I supposed I should know more about manga, generally a style
of comics created in Japan. My daughter is quite taken with them and has read
I understand that manga come in all flavors and are read by
everybody. I have my own issues with manga as I associate overworked salarymen
reading them on the subway. I suspect manga might contribute to Karōshi (過労死), or death from over work.
In the light of day I realize that such fears are misplaced
and am generally glad my daughter wants to study Japanese so she can eventually
travel to Japan, a place that takes comics and video games more seriously than
I just realized that the above image might be “anime” a word
that describes Japanese animation.
I will catch hell (in a playful way) from the daughter for confusing
manga with anime. I often felt my parents were out of touch with the details of
my life when I was growing up. I may not achieve mastery of these elusive
Japanese art forms, but at least I’m self-aware enough to know my limitations.
I’m hoping for a simple answer: manga are comics (or graphic
novels as fashion now dictates); anime is animation (it moves!)
Artist Chris Hamer created this stylized image based on the Bioshock game
This past Sunday we went to Portland’s Wizard World, a
localized Comic Con, where the entertainment is to walk around and appreciate
I admit it took a while for me to fall under the enchantment
of the whole thing, as each ticket was $50 (the nine-year-old was free), but very
little schwag or public displays to warrant such a high entry price. The
entertainment was generated by the attendees and the vendors.
There were some interesting artists using motifs of
characters from video games, sci fi and horror shows, and comic culture. Many
of the arts and crafts people did the 30-show circuit and appeared to be a
At the end of our day I had to admit that we had a blast,
the kids geeking out on a few cast members from “The Walking Dead” (photos $20, autographs $30, “Hellos” free).
I worried I would be the only middle-aged guy
there – not an issue by a long shot.
I had the urge to consider a costume for next year, but it
evaporated by the time the car pulled into the driveway.
For me the best part was to ask random people if I couldtake his/her picture and never be refused – such were proud to be noticed. A few more editorial thoughts ended up in the video:
Not your ordinary dog: The kids now demand specialty frankfurters.
The little ones are growing up! How can I tell? Simple.
They now will eat such things on their bagels as they never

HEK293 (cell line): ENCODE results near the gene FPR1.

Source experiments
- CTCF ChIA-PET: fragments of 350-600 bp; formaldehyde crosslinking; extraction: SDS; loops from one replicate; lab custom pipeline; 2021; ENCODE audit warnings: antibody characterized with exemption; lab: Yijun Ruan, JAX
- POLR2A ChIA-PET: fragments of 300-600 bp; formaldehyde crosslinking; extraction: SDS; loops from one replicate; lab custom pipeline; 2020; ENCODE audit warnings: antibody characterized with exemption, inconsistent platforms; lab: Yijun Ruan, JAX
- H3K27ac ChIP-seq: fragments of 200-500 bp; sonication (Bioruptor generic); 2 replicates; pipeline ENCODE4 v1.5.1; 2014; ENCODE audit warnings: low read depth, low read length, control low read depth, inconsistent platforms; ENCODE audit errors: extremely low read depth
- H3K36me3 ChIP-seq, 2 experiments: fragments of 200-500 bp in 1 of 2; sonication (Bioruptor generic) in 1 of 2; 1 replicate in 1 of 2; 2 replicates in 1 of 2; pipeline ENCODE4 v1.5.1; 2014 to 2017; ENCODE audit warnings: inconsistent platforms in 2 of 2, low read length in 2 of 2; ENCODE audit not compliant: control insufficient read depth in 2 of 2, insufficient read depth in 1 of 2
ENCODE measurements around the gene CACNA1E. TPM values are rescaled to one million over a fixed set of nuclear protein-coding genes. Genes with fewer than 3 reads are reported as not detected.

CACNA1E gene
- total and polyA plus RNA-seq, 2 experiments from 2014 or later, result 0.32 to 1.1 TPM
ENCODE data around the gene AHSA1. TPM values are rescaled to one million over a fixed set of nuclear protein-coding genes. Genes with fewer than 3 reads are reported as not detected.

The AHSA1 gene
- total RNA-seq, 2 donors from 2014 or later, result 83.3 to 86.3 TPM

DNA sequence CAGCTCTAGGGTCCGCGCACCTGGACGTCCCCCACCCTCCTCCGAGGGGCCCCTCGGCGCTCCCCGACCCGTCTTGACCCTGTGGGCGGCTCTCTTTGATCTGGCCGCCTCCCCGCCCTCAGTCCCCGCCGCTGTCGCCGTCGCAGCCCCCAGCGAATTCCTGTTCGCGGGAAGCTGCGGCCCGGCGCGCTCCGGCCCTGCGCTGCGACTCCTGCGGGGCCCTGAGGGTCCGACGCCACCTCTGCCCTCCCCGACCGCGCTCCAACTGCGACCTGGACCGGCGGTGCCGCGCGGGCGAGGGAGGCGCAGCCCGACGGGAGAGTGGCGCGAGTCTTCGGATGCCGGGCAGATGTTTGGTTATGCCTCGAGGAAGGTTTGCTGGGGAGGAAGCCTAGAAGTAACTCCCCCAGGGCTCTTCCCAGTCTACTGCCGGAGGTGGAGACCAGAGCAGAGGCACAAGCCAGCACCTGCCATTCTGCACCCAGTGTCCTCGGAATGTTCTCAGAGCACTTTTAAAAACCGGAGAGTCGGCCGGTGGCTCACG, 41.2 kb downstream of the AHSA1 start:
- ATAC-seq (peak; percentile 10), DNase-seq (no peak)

before would entertain, such as cream cheese and various forms of preserved fish.
Before the son would only eat a toasted bagel dry à la Jake
Elwood, a reference for those of us of a certain age, while the daughter would
have a smidgen of butter and nothing else.
True, tortilla bake is still a punch line, but meat sauce on
pasta is slowly supplanting the ubiquitous butter and cheese.
I suppose the nightmare scenario will be when the kids
become such epicures that they will have issues with all dishes of my
preparation. Dad, you’re supposed to serve the Fromager d'Affinois at room
temperature, and paring it with apples and soda water is beyond ridiculous, you
ignorant old fool!
I do count my blessings that I can still get away with making hot dogs for dinner
every once in a while (as long as they’re Olympic Provisions specialty frankfurters).
I didn't believe key duplication would work so I photographed the customer service number.
Two bit of technology have made my life different, if not easier. The first is a vending machine in a local grocery store that duplicates keys. It worked, `nuff said.
The second is Textgrabber which I use on my iphone. I take a picture of text I like and the app "reads" it and translates it into text -- it also will translate into other languages (I hope to try Ukrainian soon!). I then email it to myself and can then use the text for nefarious purposes without having to type it in myself.
The word recognition works pretty well and it will aid me in my plagiarism. I humbly admit that all the good stuff comes from others. Run the software, you'll see.
I took the kid to school today, peeking inside his locker, wondering what items or images of inspiration he held dear.
The above was taped in a prominent place. I like that he puts emphasis on keeping calm, or at least feels that zambie (this is not a typo, rather belief that the zombie apocalypse will occur only in the American South) killing is best done with a relaxed mind and bearing.
This reminded me of BFTSM, who takes inspiration from a mashup of dramatic lines from the 1992 film "Last of the Mohicians." The actual lines are: "No, you submit, do you hear? You be strong, you survive... You stay
alive, no matter what occurs! I will find you. No matter how long it
takes, no matter how far, I will find you."
I can't say that I have a similar catchphrase or artwork that I turn to for inspiration -- feel free to make a suggestion. The closest thing would be my current signature graphic, which is, indeed, epic.